Tuesday, September 6, 2011

September Eleventh--Remember When We Were One?

Immediately after 9/11 many people sat down and wrote out their feelings. This moving poem captures for me our sentiments on the days following the September 11th attack. It was written by Cheryl Sawyer.

“As the soot and dirt and ash rained down,
We became one color.
As we carried each other down the stairs of the burning building
We became one class.
As we lit candles of waiting and hope
We became one generation.
As the firefighters and police officers fought their way into the inferno
We became one gender.
As we fell to our knees in prayer and strength,
We became one faith.
As we whispered or shouted words of encouragement,
We spoke one language.
As we gave our blood in lines a mile long,
We became one body.
As we mourned together the great loss
We became one family.
As we cried tears of grief and loss
We became one soul.
As we retell with pride the sacrifice of heroes
We become one people.

We are
One color
One class
One generation
One gender
One faith
One language
One body
One family
One soul
One people

We are The Power of One.
We are united.
We are America.

I love this poem. I remember reading it somewhere right after 9/11 happened and loved the sentiment. We were in Oregon visiting relatives when the planes hit. We couldn't get home for several days because all flights had been cancelled. I missed preaching the Sunday after 9/11--but got home in the middle of the next week. On Sunday I gave my reflections of what had happened to us and what I thought it meant theologically.

After the sermon one of our Ushers said, "There is a young man back here that wants to talk to you." I saw him and invited him into my office. He was a University student from Iraq. He was a Muslim. He told me how ashamed he was because of those that destroyed the towers were Muslim. And then he said, "Does your God hate Muslims?" That was the question he came asking. I assured him that God loved everyone...and that God loved him and I hope because this had happened that he would not have a hard time in our country. I still feel that way after all these years.

Sorrowfully, our one-ness of that day did not last long. We went back to our favorite trenches, with our favorite weapons and began to fight once more. We fought a war for the wrong reasons...there were no weapons of mass destruction. Suddam Hussein, monster though he was, had nothing to do with this attack. He and Osama ben Laden hated each other. We broke our own rules with torture and rendition. We created a Department of Homeland Security that seems to cover everything. We kept spending and spending money on these wars until it has nearly bankrupted us. It takes a million dollars a year to keep one of our soldiers in this war that seems to have no end. 7,000 coalition forces have been killed in Iraq and Afghanistan since this war started. Estimates are that over 200,000 locals have met their death in this war. These figures do not include the broken and wounded who will never be as they were.We elected our first black President and yet he has been more vilified that any President we ever had. Death threats on the office of the Presidency has escalated since he has come to office.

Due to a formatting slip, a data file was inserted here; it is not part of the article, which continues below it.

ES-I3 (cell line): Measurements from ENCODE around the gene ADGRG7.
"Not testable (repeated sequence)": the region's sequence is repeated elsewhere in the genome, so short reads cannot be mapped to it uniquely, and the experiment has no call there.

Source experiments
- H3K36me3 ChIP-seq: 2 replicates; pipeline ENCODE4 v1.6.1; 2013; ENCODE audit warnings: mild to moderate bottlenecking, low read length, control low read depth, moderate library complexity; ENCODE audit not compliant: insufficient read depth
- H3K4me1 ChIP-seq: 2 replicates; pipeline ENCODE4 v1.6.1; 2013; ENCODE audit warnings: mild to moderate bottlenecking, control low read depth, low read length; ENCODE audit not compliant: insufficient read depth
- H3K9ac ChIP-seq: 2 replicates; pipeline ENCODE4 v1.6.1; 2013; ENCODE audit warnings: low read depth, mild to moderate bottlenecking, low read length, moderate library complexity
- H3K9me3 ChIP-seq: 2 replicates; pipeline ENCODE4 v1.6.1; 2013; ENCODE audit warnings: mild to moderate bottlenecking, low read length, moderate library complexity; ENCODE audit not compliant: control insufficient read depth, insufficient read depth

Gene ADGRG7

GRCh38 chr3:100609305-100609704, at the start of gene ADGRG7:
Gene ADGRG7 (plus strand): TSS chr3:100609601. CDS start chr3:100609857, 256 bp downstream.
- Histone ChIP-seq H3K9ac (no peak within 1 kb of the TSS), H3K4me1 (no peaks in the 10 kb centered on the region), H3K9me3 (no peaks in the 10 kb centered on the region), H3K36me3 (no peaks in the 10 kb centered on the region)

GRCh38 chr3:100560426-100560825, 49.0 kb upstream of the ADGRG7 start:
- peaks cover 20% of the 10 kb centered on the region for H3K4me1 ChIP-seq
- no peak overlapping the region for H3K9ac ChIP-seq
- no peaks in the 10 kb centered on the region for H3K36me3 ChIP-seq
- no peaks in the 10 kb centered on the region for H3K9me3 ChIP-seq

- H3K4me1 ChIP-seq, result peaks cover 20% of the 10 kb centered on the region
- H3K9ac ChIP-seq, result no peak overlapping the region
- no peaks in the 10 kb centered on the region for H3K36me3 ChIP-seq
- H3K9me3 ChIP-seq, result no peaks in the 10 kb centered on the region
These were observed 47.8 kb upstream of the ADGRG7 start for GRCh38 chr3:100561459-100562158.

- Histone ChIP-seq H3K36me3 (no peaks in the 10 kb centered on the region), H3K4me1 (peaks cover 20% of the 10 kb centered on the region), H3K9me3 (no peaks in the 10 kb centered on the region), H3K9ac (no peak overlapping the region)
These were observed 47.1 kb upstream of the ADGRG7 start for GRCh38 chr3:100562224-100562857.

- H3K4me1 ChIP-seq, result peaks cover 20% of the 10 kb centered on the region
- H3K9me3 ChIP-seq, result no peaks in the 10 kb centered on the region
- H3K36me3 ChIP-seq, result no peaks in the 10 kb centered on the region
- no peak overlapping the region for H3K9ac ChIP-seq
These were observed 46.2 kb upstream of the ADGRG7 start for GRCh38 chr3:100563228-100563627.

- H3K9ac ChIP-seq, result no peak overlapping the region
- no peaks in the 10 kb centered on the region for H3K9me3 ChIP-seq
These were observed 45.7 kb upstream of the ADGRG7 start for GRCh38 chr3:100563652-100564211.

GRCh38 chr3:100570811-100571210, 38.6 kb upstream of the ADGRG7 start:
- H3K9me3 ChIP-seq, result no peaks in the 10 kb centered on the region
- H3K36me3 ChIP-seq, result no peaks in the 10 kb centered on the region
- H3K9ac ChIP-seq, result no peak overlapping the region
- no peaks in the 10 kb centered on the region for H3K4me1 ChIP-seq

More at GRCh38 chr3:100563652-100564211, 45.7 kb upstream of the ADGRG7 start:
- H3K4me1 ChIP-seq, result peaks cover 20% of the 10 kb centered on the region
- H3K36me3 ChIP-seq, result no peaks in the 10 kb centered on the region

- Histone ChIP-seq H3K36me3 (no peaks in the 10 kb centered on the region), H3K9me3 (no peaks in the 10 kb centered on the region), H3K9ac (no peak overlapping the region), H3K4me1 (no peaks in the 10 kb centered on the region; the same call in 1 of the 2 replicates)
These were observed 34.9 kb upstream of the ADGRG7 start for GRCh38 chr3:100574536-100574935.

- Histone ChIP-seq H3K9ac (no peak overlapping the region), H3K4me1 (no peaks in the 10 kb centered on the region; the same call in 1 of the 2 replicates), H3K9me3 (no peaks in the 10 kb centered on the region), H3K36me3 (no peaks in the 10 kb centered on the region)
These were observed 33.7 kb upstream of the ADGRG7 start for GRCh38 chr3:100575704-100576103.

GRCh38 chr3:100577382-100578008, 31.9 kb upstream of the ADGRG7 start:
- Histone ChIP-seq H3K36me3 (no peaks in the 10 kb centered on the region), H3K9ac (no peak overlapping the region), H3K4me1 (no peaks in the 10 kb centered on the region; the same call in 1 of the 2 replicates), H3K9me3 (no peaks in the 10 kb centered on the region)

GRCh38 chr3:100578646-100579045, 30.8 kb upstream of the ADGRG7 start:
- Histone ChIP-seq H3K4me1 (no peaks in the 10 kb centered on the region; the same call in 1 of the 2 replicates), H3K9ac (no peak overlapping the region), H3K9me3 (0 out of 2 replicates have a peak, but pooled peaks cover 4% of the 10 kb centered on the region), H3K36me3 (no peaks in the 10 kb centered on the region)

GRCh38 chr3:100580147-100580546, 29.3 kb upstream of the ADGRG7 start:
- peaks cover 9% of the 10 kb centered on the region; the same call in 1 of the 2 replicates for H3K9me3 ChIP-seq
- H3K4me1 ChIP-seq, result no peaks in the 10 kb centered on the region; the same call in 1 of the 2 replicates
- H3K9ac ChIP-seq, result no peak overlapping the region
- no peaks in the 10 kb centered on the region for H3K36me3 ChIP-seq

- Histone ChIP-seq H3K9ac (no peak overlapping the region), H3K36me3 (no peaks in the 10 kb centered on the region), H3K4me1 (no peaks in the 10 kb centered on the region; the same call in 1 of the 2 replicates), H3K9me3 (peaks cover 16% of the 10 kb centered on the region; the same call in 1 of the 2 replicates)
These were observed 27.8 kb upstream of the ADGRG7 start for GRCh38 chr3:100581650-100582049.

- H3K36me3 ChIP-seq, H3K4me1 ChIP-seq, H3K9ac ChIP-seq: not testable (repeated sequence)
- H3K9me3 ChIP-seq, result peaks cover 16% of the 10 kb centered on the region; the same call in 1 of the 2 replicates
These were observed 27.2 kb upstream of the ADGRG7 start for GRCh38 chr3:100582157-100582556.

We have become a fearful and anxious people. And fearful and anxious people launched the Third Reich. Our politicians cannot get together enough to deal with this economic or jobs crisis.  Many would rather the country go down the drain than re-elect a black President for a second term. Our list of hatreds seems to grow. Gays, liberals, intellectuals, mainstream Christians that do not understand fundamentalism. We are scared to death of the Muslim citizens in this country--and our resolutions and laws directed toward Hispanics shatters the intent and meaning of the Constitution.

We've have been through bad periods before. We will somehow get through this slough of despond. We have always been a resilient people.  But anxious, fearing people do strange things. As the tenth anniversary of 9/11 approaches--it is a good time to ponder that one-ness we had once upon a time when the ground still smoked and the rubble was everywhere and there was weeping in the streets by people of all colors and all races.

Let us all do our parts to lower the temperature--and find some way to become the dream of our forebears: a United States.

I read a prayer-poem the other day that might be wonderful medicine for us all.

"May the pain of every living being
Be completely cleared away.
May I be the doctor and the medicine
And may I  be the nurse
For all the sick beings in the world
Until everyone is healed...
May the frightened cease to be afraid
And those bound be freed..."
--Prayer by Geshe Acharya Thusten Loden

And God bless America--all America--All--ALL.

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